With less than a month before SK8 Zone is closed, concerns are being raised about the future of skating on Marine Parade.
On Friday, the Napier City Council served the Napier Skating Club a one-month notice of eviction from the site they had "called home" for the past 61 years.
Club president Matt Cooper said he would now be seeking legal advice on the issue.
"We're trying to get a common goal where it's not just about the council, because at the moment we're losing big time".
The park will close with a new skating area on the former Marineland site built as part of the Napier City Council's Marine Parade redevelopment, but concerns have been raised by Mr Cooper and the community, with a Save SK8 Zone Facebook page, and petition also created.
"It would seem the Napier City Council are going to wipe out 80 years of Napier Skating Club history because they want a sculpture garden in its present SK8 Zone site," he said.
The club and council had been in discussions for months, but Mr Cooper said talks with council regarding the move suggested the present Sk8 Zone and equipment would be moved to new site in total and the club would run the new facility.
"The council has stated that they want to run the new facility because they feel that the club does not have the operational expertise and would be unable to meet the new health and safety requirements," he said.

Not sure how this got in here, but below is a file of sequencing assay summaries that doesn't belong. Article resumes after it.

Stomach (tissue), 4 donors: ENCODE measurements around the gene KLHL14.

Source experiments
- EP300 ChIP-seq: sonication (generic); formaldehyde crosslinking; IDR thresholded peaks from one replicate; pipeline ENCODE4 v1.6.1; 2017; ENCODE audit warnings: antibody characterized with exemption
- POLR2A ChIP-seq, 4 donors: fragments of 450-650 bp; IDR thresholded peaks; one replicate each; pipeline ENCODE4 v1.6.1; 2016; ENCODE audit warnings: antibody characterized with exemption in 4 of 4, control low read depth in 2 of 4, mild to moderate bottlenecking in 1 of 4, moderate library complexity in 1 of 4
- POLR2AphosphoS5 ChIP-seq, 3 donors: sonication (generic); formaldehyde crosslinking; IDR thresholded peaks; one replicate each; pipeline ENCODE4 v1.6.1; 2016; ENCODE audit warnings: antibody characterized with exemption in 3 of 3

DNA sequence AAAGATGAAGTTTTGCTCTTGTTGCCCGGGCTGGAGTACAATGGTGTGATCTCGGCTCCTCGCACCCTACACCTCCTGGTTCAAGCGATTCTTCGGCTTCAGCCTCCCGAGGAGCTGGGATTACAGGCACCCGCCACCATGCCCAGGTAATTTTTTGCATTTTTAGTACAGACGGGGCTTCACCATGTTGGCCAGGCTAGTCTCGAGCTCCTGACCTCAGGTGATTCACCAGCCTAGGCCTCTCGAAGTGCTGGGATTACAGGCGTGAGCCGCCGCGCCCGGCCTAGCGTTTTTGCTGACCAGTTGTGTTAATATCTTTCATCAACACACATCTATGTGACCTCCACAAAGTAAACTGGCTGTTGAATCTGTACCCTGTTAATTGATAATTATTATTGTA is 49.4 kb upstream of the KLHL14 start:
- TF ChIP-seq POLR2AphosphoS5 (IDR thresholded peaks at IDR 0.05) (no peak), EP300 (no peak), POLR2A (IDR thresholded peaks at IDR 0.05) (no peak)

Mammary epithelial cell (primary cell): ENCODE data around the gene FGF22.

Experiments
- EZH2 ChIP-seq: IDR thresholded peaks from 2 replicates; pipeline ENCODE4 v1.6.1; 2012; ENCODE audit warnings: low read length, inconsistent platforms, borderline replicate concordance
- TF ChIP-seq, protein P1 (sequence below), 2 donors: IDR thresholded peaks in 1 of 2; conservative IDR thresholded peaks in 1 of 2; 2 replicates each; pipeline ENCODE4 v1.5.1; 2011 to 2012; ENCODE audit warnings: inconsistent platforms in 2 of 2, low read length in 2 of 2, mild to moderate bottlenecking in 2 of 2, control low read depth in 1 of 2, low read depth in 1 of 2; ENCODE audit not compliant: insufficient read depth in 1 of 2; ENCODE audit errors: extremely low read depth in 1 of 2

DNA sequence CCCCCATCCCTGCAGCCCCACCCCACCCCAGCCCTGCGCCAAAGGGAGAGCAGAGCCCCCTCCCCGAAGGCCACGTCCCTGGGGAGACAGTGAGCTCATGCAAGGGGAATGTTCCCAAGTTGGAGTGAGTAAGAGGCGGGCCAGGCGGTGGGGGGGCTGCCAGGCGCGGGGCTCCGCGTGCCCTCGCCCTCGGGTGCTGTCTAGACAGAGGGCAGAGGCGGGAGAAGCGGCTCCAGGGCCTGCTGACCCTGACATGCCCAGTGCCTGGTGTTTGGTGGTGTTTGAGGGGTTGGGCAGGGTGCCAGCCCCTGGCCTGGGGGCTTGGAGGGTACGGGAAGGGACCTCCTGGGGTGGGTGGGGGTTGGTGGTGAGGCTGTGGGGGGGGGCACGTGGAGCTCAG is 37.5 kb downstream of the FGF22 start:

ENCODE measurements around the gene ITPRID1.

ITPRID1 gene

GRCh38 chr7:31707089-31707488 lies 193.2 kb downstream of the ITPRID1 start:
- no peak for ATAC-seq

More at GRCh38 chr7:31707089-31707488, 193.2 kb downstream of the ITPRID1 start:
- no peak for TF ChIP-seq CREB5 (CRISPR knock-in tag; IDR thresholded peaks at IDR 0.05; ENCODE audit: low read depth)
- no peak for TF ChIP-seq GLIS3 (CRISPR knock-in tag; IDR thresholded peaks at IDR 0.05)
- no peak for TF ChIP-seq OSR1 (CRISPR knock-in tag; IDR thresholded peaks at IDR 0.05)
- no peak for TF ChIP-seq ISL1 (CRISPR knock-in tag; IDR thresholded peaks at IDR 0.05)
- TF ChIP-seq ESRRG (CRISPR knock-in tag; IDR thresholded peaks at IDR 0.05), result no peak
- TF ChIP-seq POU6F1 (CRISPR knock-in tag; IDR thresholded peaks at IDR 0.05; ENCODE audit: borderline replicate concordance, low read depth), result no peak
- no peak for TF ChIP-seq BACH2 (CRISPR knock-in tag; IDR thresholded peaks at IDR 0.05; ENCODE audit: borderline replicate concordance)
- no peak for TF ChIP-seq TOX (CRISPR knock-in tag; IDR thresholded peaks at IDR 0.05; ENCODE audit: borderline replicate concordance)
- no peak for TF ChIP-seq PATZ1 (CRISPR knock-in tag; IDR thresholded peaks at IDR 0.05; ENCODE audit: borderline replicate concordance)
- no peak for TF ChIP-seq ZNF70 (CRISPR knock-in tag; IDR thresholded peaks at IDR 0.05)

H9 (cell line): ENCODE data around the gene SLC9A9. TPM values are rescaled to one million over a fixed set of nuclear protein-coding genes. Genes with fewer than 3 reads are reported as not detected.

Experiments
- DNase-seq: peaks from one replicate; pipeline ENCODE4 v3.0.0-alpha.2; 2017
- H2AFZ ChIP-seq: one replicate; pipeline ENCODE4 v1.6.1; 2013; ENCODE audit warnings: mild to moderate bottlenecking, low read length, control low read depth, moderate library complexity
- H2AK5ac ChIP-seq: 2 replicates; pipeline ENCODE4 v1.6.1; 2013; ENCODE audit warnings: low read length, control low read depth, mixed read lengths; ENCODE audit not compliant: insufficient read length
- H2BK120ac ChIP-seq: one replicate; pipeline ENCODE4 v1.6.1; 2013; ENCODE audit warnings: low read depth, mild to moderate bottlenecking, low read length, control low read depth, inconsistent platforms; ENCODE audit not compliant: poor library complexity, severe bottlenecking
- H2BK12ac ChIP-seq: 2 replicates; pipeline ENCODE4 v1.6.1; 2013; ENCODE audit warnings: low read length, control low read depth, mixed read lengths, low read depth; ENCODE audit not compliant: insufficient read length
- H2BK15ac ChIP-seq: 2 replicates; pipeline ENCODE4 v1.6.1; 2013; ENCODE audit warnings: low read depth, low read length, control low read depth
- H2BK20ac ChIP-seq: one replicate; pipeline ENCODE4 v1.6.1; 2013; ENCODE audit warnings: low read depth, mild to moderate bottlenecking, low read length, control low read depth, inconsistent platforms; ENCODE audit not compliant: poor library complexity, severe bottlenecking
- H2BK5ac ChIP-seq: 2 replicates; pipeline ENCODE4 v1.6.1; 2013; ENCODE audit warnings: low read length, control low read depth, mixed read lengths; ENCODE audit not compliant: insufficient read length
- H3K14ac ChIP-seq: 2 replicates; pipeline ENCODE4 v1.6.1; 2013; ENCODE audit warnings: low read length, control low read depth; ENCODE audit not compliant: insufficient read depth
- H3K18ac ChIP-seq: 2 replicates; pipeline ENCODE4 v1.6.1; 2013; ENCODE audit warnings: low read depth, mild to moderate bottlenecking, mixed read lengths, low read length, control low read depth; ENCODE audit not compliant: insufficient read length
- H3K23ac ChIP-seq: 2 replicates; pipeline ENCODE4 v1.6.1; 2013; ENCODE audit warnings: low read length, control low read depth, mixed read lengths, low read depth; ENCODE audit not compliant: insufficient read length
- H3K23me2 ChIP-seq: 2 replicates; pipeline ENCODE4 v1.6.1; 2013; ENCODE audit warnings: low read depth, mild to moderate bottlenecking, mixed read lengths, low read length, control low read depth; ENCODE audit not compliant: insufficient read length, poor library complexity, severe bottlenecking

"The Napier Skating Club feel this is an insult because the club has owned and successfully operated Sk8zone for 60 years."
Council community development manager Antoinette Campbell said at this stage it was proposed council would manage the new venue.
"We've had a few issues with [the club] over the years over their capacity and capability to manage a new build," she said, "[this does not] preclude Napier Skating Club taking it over in future once they have improved their capability."
If the club did want to run the venue, Mr Cooper said they would be expected to pay an annual fee of $55,000. Ms Campbell could not confirm this amount, but said the club would have to pay a community lease.
To cater for an increase in popularity of other skating codes, Mr Cooper said the club built and modified ramps and equipment costing over $400,000, creating a park "rated as one of the best in the southern hemisphere".
However, the plans for the new park would "rate a three out of 10", and there was an expectation the club should give council some ramps from the current facility, which they had built and paid for, for a "peppercorn rate'.
"Does this seem fair that a club that has got off its backside, raised over a million dollars and run successfully for 60 odd years gets wiped out with the stroke of a council pen," he said.
To her knowledge, Ms Campbell said the club had not paid rent for the site for decades, had received $16,000 per annum from council as part of a service agreement, and some of their equipment had been paid for using council grants.
While the bulk of the park design plans had been finalised, she said there was flexibility in terms of skate ramps.